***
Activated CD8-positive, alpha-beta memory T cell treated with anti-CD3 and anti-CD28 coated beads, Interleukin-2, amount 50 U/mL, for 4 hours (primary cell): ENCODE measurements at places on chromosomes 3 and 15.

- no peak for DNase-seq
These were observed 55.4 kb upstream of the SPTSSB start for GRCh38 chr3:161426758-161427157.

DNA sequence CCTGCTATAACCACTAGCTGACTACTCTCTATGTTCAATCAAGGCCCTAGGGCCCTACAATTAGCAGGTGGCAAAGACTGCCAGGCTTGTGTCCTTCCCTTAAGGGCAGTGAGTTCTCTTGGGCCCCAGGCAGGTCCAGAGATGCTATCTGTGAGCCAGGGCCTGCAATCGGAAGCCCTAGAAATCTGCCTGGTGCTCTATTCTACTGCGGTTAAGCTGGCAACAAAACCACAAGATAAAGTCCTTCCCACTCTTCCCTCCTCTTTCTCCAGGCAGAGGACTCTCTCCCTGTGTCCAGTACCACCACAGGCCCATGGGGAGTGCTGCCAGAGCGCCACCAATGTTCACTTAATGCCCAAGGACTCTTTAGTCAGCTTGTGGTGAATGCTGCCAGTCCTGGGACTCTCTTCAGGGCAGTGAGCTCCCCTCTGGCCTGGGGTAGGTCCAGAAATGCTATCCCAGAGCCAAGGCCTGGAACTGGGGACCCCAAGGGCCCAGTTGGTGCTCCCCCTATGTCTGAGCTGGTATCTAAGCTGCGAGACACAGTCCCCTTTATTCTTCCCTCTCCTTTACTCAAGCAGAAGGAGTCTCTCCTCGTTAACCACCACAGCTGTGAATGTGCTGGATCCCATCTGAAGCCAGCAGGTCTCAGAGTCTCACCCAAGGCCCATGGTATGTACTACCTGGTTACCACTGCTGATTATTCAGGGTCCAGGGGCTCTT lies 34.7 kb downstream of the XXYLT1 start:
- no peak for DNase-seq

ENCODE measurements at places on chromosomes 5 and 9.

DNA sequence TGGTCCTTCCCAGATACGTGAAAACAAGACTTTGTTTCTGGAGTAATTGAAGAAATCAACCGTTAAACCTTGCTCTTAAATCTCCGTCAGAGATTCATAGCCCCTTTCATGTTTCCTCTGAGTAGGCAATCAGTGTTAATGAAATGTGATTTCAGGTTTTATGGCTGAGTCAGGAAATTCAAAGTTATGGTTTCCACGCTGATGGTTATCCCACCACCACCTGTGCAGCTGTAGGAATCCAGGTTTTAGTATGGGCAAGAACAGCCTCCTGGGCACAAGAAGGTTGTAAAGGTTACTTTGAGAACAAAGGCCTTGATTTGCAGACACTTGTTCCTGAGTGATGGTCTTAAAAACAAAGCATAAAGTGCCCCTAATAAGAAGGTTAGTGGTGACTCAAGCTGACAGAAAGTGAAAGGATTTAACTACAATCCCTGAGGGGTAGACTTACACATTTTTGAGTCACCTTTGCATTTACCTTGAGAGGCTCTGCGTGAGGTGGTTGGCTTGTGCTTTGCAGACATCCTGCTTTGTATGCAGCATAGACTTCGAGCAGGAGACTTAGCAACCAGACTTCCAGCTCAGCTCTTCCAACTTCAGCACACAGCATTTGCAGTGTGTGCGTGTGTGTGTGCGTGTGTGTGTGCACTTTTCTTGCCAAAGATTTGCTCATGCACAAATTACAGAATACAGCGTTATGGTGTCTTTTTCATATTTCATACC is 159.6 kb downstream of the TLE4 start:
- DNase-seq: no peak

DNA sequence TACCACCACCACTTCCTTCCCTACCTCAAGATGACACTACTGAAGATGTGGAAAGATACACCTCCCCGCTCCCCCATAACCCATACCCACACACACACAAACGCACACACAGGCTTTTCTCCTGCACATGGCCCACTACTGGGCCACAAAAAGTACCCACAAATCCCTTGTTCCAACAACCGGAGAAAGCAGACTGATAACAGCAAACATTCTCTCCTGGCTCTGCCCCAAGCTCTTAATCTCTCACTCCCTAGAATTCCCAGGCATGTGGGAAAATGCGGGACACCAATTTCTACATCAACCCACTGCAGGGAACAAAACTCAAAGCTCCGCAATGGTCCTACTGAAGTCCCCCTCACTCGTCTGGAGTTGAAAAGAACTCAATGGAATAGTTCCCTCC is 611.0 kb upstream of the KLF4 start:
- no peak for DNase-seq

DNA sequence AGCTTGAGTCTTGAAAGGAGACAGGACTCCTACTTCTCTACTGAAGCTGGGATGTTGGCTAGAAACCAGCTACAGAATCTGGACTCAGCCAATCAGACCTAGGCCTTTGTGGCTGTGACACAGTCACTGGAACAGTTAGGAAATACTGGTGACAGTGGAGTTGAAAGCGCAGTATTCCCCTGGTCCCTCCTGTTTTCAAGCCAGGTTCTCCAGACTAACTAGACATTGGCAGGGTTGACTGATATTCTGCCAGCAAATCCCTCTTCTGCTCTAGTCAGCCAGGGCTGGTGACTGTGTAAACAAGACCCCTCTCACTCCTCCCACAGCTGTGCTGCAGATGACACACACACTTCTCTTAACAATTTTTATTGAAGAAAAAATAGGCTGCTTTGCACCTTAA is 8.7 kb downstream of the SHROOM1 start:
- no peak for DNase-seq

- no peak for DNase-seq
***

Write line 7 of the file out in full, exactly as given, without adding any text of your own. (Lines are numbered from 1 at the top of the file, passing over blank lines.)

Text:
DNA sequence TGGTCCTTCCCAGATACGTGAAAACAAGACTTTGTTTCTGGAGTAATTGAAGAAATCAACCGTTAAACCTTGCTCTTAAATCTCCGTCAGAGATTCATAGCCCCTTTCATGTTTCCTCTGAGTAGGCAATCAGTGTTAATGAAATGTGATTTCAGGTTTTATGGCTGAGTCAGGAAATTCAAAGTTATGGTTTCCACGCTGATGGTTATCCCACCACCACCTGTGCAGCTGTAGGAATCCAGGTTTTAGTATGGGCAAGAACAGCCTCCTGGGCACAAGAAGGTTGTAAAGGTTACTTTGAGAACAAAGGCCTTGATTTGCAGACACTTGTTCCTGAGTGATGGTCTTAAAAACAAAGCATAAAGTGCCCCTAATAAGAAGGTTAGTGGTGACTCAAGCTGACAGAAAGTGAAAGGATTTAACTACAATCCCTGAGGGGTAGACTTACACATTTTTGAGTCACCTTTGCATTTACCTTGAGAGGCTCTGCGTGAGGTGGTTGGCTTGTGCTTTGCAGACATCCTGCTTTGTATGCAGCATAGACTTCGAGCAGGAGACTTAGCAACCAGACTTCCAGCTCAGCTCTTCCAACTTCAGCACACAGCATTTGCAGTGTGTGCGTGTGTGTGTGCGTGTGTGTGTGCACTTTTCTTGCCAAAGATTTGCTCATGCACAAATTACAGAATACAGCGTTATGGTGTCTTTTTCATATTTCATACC is 159.6 kb downstream of the TLE4 start: